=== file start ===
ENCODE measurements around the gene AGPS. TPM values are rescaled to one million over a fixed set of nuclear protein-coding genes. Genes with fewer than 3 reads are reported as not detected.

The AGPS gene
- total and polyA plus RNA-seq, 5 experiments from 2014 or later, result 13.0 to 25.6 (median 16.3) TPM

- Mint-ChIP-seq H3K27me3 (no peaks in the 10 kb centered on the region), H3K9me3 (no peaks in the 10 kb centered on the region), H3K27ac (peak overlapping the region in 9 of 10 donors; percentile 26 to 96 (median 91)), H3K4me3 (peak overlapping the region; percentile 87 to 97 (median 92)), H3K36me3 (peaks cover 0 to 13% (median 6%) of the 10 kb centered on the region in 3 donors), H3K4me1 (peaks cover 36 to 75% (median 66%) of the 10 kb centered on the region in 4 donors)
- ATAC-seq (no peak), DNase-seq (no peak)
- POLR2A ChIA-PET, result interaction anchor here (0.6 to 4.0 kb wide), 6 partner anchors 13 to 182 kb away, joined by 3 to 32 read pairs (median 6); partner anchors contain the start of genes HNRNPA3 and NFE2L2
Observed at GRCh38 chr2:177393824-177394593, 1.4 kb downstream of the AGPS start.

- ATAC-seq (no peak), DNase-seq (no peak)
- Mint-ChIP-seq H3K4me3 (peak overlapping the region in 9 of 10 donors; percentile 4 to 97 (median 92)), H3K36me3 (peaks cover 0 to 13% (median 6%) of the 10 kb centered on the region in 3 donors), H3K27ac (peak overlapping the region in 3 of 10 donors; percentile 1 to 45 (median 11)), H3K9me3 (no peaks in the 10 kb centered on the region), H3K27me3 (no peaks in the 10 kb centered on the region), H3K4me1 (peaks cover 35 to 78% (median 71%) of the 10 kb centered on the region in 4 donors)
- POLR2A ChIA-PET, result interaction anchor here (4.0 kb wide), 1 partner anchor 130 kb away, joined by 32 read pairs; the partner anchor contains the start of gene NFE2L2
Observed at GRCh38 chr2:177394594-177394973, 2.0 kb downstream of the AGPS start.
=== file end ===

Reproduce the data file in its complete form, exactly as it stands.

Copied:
ENCODE measurements around the gene AGPS. TPM values are rescaled to one million over a fixed set of nuclear protein-coding genes. Genes with fewer than 3 reads are reported as not detected.

The AGPS gene
- total and polyA plus RNA-seq, 5 experiments from 2014 or later, result 13.0 to 25.6 (median 16.3) TPM

- Mint-ChIP-seq H3K27me3 (no peaks in the 10 kb centered on the region), H3K9me3 (no peaks in the 10 kb centered on the region), H3K27ac (peak overlapping the region in 9 of 10 donors; percentile 26 to 96 (median 91)), H3K4me3 (peak overlapping the region; percentile 87 to 97 (median 92)), H3K36me3 (peaks cover 0 to 13% (median 6%) of the 10 kb centered on the region in 3 donors), H3K4me1 (peaks cover 36 to 75% (median 66%) of the 10 kb centered on the region in 4 donors)
- ATAC-seq (no peak), DNase-seq (no peak)
- POLR2A ChIA-PET, result interaction anchor here (0.6 to 4.0 kb wide), 6 partner anchors 13 to 182 kb away, joined by 3 to 32 read pairs (median 6); partner anchors contain the start of genes HNRNPA3 and NFE2L2
Observed at GRCh38 chr2:177393824-177394593, 1.4 kb downstream of the AGPS start.

- ATAC-seq (no peak), DNase-seq (no peak)
- Mint-ChIP-seq H3K4me3 (peak overlapping the region in 9 of 10 donors; percentile 4 to 97 (median 92)), H3K36me3 (peaks cover 0 to 13% (median 6%) of the 10 kb centered on the region in 3 donors), H3K27ac (peak overlapping the region in 3 of 10 donors; percentile 1 to 45 (median 11)), H3K9me3 (no peaks in the 10 kb centered on the region), H3K27me3 (no peaks in the 10 kb centered on the region), H3K4me1 (peaks cover 35 to 78% (median 71%) of the 10 kb centered on the region in 4 donors)
- POLR2A ChIA-PET, result interaction anchor here (4.0 kb wide), 1 partner anchor 130 kb away, joined by 32 read pairs; the partner anchor contains the start of gene NFE2L2
Observed at GRCh38 chr2:177394594-177394973, 2.0 kb downstream of the AGPS start.